Visualize in R

Also for this chapter it is a requirement that you own at least one Landsat 8 scene. We will visualize the Landsat 8 Level-2 scene (ID: LC08_L1TP_193023_20170602_20170615_01_T1) in R in this section, which you may have already downloaded in our EarthExplorer download exercise. You can download the preprocessed file here.

When you are ready, open R-Studio.

We need the raster package again, so import it into your current working session first:

## Loading required package: sp

The raster package offers various structures for importing data, depending on how the image data precedes:

  • layer() – one file, one band
  • stack() – multiple files, multiple bands
  • brick() – one file, multiple bands

During preprocessing (chapter Preprocess), we saved the individual bands of the Landsat 8 scenes in a single geotiff-container. So we created one file with several bands, so we need the brick() function for an import into R:

path <- "/media/sf_exchange/landsatdata/LC081930232017060201T1-SC20180613160412.tif"

img <- brick(path)

## class       : RasterBrick 
## dimensions  : 8141, 8051, 65543191, 7  (nrow, ncol, ncell, nlayers)
## resolution  : 30, 30  (x, y)
## extent      : 278085, 519615, 5762085, 6006315  (xmin, xmax, ymin, ymax)
## coord. ref. : +proj=utm +zone=33 +datum=WGS84 +units=m +no_defs +ellps=WGS84 +towgs84=0,0,0 
## data source : /media/sf_exchange/landsatdata/LC081930232017060201T1-SC20180613160412.tif 
## names       : LC0819302//13160412.1, LC0819302//13160412.2, LC0819302//13160412.3, LC0819302//13160412.4, LC0819302//13160412.5, LC0819302//13160412.6, LC0819302//13160412.7 
## min values  :            -3.400e+38,            -2.000e+03,            -1.685e+03,            -1.384e+03,            -2.720e+02,            -1.060e+02,            -6.500e+01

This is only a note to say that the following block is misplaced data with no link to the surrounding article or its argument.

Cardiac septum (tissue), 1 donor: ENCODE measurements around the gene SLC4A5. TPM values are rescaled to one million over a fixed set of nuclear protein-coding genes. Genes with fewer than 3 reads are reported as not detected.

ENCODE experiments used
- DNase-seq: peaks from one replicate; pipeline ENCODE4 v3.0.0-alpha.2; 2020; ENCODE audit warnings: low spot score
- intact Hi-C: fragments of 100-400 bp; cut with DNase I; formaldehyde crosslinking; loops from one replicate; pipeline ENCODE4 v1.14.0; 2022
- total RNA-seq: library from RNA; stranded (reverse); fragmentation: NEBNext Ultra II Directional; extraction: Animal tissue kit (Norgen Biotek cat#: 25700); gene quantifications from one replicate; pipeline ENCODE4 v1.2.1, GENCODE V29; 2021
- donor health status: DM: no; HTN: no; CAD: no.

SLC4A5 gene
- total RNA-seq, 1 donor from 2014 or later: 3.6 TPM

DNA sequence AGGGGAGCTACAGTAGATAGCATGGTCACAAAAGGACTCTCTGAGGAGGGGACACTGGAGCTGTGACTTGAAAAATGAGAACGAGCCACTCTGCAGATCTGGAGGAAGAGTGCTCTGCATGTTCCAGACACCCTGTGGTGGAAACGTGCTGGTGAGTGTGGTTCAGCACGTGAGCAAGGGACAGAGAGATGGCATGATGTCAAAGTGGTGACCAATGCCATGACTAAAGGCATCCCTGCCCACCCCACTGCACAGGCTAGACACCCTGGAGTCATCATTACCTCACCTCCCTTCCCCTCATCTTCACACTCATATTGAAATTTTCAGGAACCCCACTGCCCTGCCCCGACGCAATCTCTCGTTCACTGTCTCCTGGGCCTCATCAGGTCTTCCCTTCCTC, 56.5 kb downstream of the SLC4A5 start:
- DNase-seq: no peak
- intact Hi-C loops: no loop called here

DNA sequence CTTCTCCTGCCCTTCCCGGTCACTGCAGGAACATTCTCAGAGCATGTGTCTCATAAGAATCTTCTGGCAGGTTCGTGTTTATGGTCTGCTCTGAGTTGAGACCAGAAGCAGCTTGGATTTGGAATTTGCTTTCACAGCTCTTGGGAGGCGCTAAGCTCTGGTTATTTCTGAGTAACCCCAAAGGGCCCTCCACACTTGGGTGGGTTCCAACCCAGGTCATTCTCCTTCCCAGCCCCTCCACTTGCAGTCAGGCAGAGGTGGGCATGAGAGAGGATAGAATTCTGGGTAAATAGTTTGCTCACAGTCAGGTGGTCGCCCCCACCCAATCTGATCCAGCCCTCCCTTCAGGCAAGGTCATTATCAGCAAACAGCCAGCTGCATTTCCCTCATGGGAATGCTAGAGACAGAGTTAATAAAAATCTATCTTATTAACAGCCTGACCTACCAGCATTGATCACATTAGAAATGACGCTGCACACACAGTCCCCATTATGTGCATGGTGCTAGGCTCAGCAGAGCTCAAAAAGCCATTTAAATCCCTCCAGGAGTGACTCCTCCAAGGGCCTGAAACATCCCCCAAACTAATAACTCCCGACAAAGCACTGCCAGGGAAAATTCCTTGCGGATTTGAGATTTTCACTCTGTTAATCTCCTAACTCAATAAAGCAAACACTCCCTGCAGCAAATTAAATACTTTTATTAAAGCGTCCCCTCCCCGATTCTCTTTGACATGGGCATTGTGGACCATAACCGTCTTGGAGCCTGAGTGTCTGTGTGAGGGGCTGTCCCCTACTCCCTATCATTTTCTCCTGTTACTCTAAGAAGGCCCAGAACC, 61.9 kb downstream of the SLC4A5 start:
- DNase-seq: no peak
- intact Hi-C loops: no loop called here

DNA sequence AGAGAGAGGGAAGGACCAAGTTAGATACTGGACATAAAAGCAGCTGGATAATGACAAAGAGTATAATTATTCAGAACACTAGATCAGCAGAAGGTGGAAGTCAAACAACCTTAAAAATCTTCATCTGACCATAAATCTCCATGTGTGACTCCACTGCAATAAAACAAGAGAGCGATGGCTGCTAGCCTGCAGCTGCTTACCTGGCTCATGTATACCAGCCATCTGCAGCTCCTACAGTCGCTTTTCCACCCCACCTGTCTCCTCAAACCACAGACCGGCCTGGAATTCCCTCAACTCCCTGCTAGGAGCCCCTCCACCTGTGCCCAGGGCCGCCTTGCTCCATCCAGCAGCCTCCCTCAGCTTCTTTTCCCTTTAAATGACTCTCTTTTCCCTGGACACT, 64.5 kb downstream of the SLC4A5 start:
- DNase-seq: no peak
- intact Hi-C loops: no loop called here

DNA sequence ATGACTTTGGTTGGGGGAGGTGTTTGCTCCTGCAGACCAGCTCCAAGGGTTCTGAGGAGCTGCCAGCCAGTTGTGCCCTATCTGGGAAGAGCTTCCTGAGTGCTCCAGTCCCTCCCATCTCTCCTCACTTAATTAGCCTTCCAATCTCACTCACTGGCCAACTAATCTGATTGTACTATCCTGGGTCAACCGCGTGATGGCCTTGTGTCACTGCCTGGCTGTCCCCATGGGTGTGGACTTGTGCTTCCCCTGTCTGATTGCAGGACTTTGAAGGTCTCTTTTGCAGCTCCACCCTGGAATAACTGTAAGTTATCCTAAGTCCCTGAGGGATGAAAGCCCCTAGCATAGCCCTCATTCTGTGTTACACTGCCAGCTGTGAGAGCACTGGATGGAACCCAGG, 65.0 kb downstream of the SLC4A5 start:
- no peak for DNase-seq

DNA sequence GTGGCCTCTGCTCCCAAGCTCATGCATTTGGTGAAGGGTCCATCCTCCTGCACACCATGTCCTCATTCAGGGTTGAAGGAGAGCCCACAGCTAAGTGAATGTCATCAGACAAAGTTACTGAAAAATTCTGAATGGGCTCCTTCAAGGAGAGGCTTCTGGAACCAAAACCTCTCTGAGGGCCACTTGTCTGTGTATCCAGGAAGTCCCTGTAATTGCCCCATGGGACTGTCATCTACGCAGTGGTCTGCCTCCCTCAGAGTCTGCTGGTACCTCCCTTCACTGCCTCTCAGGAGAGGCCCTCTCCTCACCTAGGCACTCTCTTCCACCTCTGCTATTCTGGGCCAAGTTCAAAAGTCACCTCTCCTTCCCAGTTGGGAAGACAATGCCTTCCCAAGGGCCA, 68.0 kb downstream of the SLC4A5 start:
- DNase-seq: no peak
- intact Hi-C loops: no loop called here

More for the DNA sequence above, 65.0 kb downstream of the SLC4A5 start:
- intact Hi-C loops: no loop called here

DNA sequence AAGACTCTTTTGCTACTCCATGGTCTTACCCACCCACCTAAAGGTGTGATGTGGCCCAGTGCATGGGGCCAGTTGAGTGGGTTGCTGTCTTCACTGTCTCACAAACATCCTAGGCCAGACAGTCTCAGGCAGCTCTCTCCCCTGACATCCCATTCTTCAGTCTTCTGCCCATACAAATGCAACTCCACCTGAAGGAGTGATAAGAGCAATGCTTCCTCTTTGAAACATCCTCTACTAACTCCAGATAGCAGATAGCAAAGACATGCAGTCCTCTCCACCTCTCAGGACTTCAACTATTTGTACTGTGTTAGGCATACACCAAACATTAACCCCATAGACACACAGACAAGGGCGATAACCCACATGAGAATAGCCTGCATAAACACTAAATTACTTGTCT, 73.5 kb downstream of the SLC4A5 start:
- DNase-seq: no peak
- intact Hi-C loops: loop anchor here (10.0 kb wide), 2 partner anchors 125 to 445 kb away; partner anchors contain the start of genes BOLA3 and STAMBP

## max values  :                 13333,                 13643,                 14703,                 14674,                 14331,                 15137,                 15638

By calling the object img in line 5, the most important metadata can be viewed, e.g., raster dimensions, geometric resolution, geographical extent, coordinate system, file path, as well as minimum and maximum digital numbers per band. This completes the import of the L8 image as a RasterBrick object into R.

We can now plot the image data. The plotRGB() function is a convenient way to visualize different RGB composites. Check out the help for this feature in R-Studio by running ?plotRGB! The function has three arguments called r =, g =, and b =, which define the three layers to be used for the RGB slots in a RasterBrick or Rasterstack.
If we just want to visualize one band (singleband visualization), we will fill all three slots with the same band, e.g. the green band:

        r = 3, g = 3, b = 3,
        stretch = "lin"

The stretch argument in line 3 was set to “lin” in order to perform a minimum-maximum contrast stretching to increase the contrast of the image, as described here.
We can also do a spatial subsetting here by specifying an “Extent”-object using the ext = argument:

        r = 3, g = 3, b = 3,
        stretch = "lin",
        ext = extent(369800, 400700, 5812400, 5827500)

Objects of class “Extent” are used to define the spatial extent. The four specified arguments are UTM coordinates for (min x, max x, min y, max y). You can set those UTM coordinates arbitrarily and get them, for example, by reading them from QGIS or Google Maps.

By defining different bands for the RGB slots, we can, just as in QGIS, create all imaginable RGB composites:

        r = 4, g = 3, b = 2,
        stretch = "lin",
        ext = extent(369800, 400700, 5812400, 5827500)

Make your spatial subset permament by writing the trimmed image as a new file to your hard drive with writeRaster. This is especially useful if you want to test a classification workflow: small data sets will cheer up your work in QGIS, in R, as well as in all other software solutions.

img.subset <- crop(img, extent(369800, 400700, 5812400, 5827500) )

            filename = "/media/sf_exchange/landsatdata/LC081930232017060201T1-SC20180613160412_subset.tif",
            format = "GTiff",
            overwrite = TRUE

Of course, it is also possible to examine the underlying data distribution in more detail. Therefore, we can look at a histogram of a specific band with the function hist():

green <- img.subset[[3]]

     breaks = 200,
     xlim = c(0, 2000),
     ylim = c(0, 120000),
     xlab = "band 3 reflectance value [DN * 0.01]",
     ylab = "frequency",
     main = "histogram L8 band 3 (green)"

The breaksargument in line is assigned with a single number giving the number of cells for the histogram. So with more breaks, the bars in the histogram become narrower. With xlim =and ylim =you can narrow the x axis and y axis to a certain range.